RED WING, MINN. - It was the morning of Sept. 11, 2001, and John Becker was flying in to Boston's Logan Airport, where terrorists were about to board two flights that they would commandeer and fly into the World Trade Center towers in New York City.
Becker was there for his annual job review with a Boston supercomputer firm for which he was a Midwest sales rep, and he was not relishing the encounter: After 20 years in computer sales, he said, "I had lost my passion for the business."
He learned about the terrorist attacks midway through the review, and the decision to change his life drastically at age 45 was immediate: "My thought was that life is very short and very abrupt," he said. "I knew instantly that I needed to find new passions."
Because Logan Airport was shut down for several days, he had plenty of time to explore his options. By the time he returned to the Twin Cities, Becker had made his decision. His wife, Valerie, designed and built custom picture frames as a hobby for friends and relatives, and he chose that as the inspiration for a new career.
The result is Red Wing Framing & Fine Art Printing, which competes in the crowded custom-framing business with a significant twist: a focus on large-format digital printing that offers photographic quality even if the image is measured in feet instead of inches.
His market includes fine art collectors and commercial clients who use the images to create a high-end atmosphere for stores, restaurants and corporate headquarters.
The payoff is a revenue stream that approached $290,000 in 2008, an 8 percent gain over 2007 sales and a source of some wonder to Becker because "there were at least two months of total economic paralysis" for his business as the recession intensified late last year.
Even better, he said revenue is on track to approach $310,000 this year.
Becker, now 53, concedes that Red Wing Framing & Fine Art Printing "is a mouthful, but it says who we are and what we do." Also the where, which is another reflection of the life-changing decisions that overtook Becker eight years ago.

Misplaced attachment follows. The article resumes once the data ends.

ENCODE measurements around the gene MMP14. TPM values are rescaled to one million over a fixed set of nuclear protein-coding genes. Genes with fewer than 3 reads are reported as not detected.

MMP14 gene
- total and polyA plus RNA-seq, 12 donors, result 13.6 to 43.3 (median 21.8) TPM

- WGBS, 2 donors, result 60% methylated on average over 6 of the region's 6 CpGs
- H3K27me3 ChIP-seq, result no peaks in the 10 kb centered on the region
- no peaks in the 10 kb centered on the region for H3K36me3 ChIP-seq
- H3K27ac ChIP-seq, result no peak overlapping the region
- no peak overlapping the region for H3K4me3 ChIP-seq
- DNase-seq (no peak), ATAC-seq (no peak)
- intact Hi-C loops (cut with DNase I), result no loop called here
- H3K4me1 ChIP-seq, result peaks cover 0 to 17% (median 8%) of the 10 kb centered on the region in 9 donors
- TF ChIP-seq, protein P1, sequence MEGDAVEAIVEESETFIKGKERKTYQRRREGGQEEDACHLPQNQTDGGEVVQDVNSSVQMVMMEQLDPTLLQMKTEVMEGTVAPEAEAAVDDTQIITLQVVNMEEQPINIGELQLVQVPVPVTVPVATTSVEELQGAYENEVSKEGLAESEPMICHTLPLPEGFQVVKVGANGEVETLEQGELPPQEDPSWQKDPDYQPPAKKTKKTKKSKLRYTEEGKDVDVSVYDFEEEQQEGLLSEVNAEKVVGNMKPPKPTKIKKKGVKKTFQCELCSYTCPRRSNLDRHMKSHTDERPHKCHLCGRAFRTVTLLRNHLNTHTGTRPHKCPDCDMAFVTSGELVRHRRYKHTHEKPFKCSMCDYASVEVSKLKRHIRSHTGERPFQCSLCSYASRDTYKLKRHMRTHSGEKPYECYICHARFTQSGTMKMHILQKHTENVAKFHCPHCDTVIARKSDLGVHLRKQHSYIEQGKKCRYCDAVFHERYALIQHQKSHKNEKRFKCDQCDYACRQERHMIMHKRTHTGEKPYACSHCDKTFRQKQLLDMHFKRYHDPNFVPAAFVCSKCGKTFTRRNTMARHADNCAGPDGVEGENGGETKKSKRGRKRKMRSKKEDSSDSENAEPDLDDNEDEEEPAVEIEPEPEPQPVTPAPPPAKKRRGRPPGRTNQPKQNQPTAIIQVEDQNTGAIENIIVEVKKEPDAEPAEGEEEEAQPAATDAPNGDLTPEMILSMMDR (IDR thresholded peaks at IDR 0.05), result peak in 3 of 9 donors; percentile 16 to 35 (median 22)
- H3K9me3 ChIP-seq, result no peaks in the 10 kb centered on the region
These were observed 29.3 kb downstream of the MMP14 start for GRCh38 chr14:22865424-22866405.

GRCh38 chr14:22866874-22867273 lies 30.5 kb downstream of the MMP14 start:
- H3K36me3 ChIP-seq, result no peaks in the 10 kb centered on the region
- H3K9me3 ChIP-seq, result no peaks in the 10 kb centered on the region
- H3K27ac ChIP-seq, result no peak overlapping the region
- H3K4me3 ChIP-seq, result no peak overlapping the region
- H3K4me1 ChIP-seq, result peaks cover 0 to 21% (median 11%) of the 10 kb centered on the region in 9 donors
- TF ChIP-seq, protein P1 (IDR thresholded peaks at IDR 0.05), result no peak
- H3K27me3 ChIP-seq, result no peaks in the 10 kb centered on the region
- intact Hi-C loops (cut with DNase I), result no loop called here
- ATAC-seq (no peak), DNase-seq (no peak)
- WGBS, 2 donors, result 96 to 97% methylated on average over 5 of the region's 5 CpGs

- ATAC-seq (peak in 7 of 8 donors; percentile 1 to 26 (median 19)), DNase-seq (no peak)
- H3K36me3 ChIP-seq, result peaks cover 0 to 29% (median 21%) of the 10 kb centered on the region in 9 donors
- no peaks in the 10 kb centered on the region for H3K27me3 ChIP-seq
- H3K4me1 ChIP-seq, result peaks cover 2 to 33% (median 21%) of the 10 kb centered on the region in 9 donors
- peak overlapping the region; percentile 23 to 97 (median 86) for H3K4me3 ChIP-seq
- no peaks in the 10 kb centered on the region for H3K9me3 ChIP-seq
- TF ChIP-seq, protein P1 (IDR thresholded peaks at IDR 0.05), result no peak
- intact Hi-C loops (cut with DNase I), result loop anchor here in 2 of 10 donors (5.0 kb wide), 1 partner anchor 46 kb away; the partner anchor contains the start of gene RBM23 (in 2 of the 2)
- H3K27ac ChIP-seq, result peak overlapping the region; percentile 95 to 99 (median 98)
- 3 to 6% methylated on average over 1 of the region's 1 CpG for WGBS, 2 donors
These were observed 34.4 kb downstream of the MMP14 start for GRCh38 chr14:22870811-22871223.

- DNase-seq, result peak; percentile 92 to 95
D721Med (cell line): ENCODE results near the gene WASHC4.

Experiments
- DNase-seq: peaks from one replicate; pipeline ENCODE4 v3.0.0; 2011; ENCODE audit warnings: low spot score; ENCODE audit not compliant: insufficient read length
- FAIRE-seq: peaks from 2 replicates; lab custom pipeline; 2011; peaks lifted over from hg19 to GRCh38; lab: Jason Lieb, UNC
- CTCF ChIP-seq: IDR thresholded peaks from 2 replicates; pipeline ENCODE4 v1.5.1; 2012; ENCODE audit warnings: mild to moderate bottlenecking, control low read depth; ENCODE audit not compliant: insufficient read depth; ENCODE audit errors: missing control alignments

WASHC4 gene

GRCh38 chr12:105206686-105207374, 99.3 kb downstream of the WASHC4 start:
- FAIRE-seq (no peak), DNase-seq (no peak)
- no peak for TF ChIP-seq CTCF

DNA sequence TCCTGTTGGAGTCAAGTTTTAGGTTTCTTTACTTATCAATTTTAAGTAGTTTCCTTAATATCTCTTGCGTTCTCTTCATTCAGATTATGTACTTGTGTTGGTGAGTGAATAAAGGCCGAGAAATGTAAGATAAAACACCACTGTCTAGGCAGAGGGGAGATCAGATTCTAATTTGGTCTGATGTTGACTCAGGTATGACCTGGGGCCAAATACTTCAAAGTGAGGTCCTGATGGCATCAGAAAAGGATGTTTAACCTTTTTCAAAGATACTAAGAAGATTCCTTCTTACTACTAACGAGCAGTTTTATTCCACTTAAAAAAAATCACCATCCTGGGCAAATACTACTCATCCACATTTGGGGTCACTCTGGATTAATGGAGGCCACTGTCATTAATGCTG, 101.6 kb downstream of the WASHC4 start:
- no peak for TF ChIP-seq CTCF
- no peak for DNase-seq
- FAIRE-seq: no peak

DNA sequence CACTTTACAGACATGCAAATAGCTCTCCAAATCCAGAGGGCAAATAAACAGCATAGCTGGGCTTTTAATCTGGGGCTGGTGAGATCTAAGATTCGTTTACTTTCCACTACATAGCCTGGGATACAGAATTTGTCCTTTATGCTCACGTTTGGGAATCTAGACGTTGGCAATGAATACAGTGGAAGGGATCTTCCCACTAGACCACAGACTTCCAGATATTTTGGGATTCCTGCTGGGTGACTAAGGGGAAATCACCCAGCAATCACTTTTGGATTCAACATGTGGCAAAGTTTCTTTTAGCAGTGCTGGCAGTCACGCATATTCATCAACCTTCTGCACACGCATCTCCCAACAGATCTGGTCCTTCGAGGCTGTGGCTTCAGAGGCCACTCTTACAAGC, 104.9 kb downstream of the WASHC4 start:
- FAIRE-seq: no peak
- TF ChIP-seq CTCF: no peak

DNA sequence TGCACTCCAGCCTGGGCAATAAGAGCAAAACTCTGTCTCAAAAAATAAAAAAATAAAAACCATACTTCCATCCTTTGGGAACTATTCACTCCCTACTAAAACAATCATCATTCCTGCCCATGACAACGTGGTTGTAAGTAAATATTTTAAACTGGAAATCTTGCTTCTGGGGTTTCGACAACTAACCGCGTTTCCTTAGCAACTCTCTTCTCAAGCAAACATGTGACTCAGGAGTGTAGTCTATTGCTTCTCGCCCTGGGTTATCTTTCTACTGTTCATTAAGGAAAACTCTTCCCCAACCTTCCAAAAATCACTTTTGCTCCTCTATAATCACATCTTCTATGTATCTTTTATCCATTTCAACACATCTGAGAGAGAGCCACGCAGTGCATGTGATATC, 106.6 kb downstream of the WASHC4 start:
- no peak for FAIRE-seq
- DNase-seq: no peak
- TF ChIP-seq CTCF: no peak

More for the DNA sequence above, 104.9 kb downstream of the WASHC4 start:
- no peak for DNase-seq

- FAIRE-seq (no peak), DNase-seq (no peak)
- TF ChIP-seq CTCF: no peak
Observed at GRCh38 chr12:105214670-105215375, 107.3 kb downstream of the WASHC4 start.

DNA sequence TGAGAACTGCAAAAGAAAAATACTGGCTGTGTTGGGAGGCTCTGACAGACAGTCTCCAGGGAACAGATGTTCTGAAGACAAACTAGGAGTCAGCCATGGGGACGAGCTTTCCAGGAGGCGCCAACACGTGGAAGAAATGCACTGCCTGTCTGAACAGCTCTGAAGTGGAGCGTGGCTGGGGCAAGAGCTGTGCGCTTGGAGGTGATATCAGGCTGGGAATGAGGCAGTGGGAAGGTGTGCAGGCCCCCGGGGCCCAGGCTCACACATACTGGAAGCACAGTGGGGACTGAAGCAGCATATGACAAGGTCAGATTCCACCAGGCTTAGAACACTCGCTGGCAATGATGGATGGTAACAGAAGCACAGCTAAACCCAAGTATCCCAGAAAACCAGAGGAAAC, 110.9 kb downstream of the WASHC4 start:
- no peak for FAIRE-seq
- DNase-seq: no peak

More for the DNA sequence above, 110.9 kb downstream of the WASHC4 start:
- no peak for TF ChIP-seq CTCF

The Beckers were living in Bloomington at the time, but decided to open the business in Red Wing in search of a "less hectic lifestyle," not to mention lower overhead," Becker said. He was familiar with the community because his parents had retired there.
Framing was the initial focus, and while the Beckers did buy equipment and software to produce medium-sized prints up to 42 inches in width, private individuals were the primary market.
By 2006, however, commercial clients began finding the company via its website, and demand grew for large-format graphics for stores, lobbies and board rooms. The Beckers responded by investing $50,000 in large-format equipment and software.
It turned out to be a fortunate decision. In three years, the commercial sector of the business grew to 50 percent of the business and is continuing to grow rapidly. Meanwhile, the conventional framing for private customers is virtually flat, Becker said.
Clients have included Red Wing Shoes, the Mayo Clinic, Fairview Hospitals and Catholic Charities U.S.A., plus training graphics for the Prairie Island nuclear power plant and office and boardroom graphics for the Prairie Island Tribal Council, the governing body for Treasure Island Casino.
To keep the business growing, Becker recently hired a sales rep to work the Twin Cities and beyond, with a Twin Cities showroom scheduled to open before the end of the year.
Becker's big break came in 2007, when Hometime, the do-it-yourself home improvement show broadcast on public TV and in syndication, hired Red Wing Framing to produce, mount and frame 30 three-by-four-foot contemporary art works for one of its townhouse projects.
"They came in and spent two days taping us at work on the project, then gave us about 10 minutes of uninterrupted air time on national TV," Becker said. As a result, designers across the country started calling.
Red Wing Framing was worth the exposure, said Dean Johnson, founder and star of the Chaska-based Hometime production. For one thing, "we needed it on a very quick turnaround and they delivered it well ahead of time," he said. Then there was the "terrific quality" of the project, which involved printing on cloth for an image that resembled a painting, plus "reasonable pricing" and Becker's "very good TV presence," said Johnson, who found the company online.
Becker has collected other fans along the way, including David Murphy, president of Red Wing Shoes, who lauded him for the "meticulous work" and the "extraordinary value" of his projects.
Becker was chosen to produce a series of high-end action photos called "Boots In Action" for display as Red Wing Shoes renovated and updated its 150 company-owned stores. So far, the images have been installed in 75 stores and in a number of its 300 dealer stores.
Red Wing Framing didn't get the job simply because it's a local business, although proximity is a benefit, and Red Wing Shoes tries to support local firms, Murphy said.
"We use suppliers all over the world, and we demand world-class performance from all of them," Murphy said. "John gives us that."
Dick Youngblood • 612-673-4439 • firstname.lastname@example.org